Andrew Blick / Apr 2023
Brexit appears increasingly to be the project of a political elite out of touch with the views of the public. There is clear evidence that a growing majority of voters regard exit from the European Union (EU) as having been harmful to the country; and think that it should not have taken place. But this tendency in public opinion is not yet properly reflected in the options available to electors. The Conservatives, as one might expect, seemingly remain broadly committed to the position that leaving the EU has already delivered benefits and will continue to do so under their leadership. Labour, on the other hand, depicts itself as accepting of Brexit; ruling out ever rejoining the EU, the Single Market, or the Customs Union, or restoring freedom of movement. According to Labour, the problem with Brexit is that the Conservatives have mishandled it; and that a Labour government would somehow be able to remove some of the trade friction that has appeared, and improve relations with the EU; while also taking advantage of possibilities for regulatory flexibility.
The Labour stance might seem, on the surface, puzzling. Keir Starmer was – along with other senior Labour figures – a prominent supporter of ‘remain’ in 2016, and afterwards an advocate of a second referendum that might prevent departure. Moreover, most Labour voters backed remain in 2016, and – as already noted – members of the public as a whole seem increasingly to view Brexit as a mistake.
But because of the way that the UK ‘First-Past-the-Post’ voting system works, a particular viewpoint can achieve electoral importance out of proportion to its total popularity. Support for Brexit was high in a number of seats – known collectively as the Red Wall – that Labour lost at the 2019 General Election. The party seems to have drawn the conclusion that it cannot come back to power if it criticises Brexit, since to do so would preclude reversing its Red Wall losses, which it judges it must do to return to office. But – in as far as it was ever true – does this view remain correct in light of growing public hostility towards Brexit? The Constitution Society commissioned a poll last month to help answer this question.
Find Out Now interviewed 1,862 GB adults across Great Britain and a further 1,457 GB adults living in “Red Wall” seats online from 10-14 March 2023. Data were weighted to be demographically representative of all GB adults by gender, age, social grade, other demographics and past voting patterns. The sub-samples of those respondents who had a clear voting intention (excluding don’t knows and refuseds) were also weighted to be representative. For full details go to: https://consoc.org.uk/wp-content/uploads/2023/03/The-Constitution-Society-Red-Wall-Polling-March-2023.pdf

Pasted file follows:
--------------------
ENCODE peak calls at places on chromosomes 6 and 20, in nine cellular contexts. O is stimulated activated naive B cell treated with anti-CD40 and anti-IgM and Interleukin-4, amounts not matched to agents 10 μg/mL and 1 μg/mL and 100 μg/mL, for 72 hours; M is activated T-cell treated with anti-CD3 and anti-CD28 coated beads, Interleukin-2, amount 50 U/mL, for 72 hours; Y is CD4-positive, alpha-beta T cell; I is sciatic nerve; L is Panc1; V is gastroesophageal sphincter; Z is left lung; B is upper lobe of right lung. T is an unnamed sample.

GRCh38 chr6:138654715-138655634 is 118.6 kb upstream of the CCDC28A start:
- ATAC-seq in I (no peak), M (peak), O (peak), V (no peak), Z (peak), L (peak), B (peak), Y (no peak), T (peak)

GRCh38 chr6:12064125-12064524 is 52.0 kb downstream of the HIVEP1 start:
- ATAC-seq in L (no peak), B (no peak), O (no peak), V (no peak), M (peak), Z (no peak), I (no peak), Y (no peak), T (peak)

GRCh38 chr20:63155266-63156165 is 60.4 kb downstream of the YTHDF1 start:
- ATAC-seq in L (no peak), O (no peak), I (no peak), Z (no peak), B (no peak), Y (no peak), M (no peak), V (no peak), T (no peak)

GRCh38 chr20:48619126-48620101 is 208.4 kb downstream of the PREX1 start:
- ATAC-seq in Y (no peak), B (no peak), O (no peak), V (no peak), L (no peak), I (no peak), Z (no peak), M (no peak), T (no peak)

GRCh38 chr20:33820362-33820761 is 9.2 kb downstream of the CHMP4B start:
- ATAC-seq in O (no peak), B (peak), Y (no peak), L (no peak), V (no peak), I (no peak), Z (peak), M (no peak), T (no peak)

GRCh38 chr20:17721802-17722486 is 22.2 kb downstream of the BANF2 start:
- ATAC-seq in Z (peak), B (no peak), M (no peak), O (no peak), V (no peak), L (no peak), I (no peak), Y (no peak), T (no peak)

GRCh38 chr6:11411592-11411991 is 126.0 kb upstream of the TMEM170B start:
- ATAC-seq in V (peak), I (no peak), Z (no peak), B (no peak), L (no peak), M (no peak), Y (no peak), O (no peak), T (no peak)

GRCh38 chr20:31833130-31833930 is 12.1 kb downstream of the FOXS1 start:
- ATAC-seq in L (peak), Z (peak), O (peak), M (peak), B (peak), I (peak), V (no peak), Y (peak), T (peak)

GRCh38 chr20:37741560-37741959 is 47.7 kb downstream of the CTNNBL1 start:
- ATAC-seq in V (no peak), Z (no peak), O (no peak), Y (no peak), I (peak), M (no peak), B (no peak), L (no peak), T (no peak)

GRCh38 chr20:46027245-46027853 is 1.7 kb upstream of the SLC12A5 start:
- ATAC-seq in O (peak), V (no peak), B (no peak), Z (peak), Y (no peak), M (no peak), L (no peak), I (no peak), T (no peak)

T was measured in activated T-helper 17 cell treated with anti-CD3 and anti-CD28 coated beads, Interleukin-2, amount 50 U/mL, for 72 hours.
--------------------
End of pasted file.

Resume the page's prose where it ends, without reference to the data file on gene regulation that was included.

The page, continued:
The polling found that there would be no electoral penalty for Labour if the Party said Brexit was a mistake, and that it could even gain from doing so. With its present stance of ‘make Brexit work’, Labour is projected to win 527 seats in the House of Commons, a majority of 404. If it said Brexit was a mistake, its seats total could rise to 550. Labour is currently on course to sweep all 42 Red Wall seats. This poll reveals that the Party would still be on course to win all 42 seats if it said Brexit was a mistake.
The poll found that, among the general population of Great Britain:
- Most people (59%) think Brexit has made Britain worse off, with 9 per cent thinking it has made Britain better off
- Most people (55%) think that Brexit was a mistake, with 27 per cent thinking that it was not
- On General Voting Intention, Labour has a lead of 26% over the Conservatives
- This lead could grow to 28% if Labour said Brexit was a mistake
Among Red Wall voters:
- Exactly half say that Brexit has made Britain worse off, with 12 per cent saying better off
- 46% say Brexit was a mistake, with 30 per cent saying it was not
- On General Voting Intention, Labour has a lead of 33% over the Conservatives
- This lead could shrink to 30% if Labour said Brexit was a mistake, but the Party would still win all 42 Red Wall seats.
The Labour leadership has committed heavily to its current position, and would find any reversal difficult. Furthermore, in the event that it did alter its stance and depict Brexit as a mistake, there would be a wider context that this poll could not fully address. What for instance, would Labour’s actual policy prescription be, and how would voters react to it? We cannot know for sure. Nonetheless, presenting Brexit as a mistake could potentially expand the discretion available to a future Labour government, were one to come about, possibly making options it has previously excluded easier to explore in office. Moreover, on the evidence we now have, it need not be the liability in the Red Wall some believe it would be.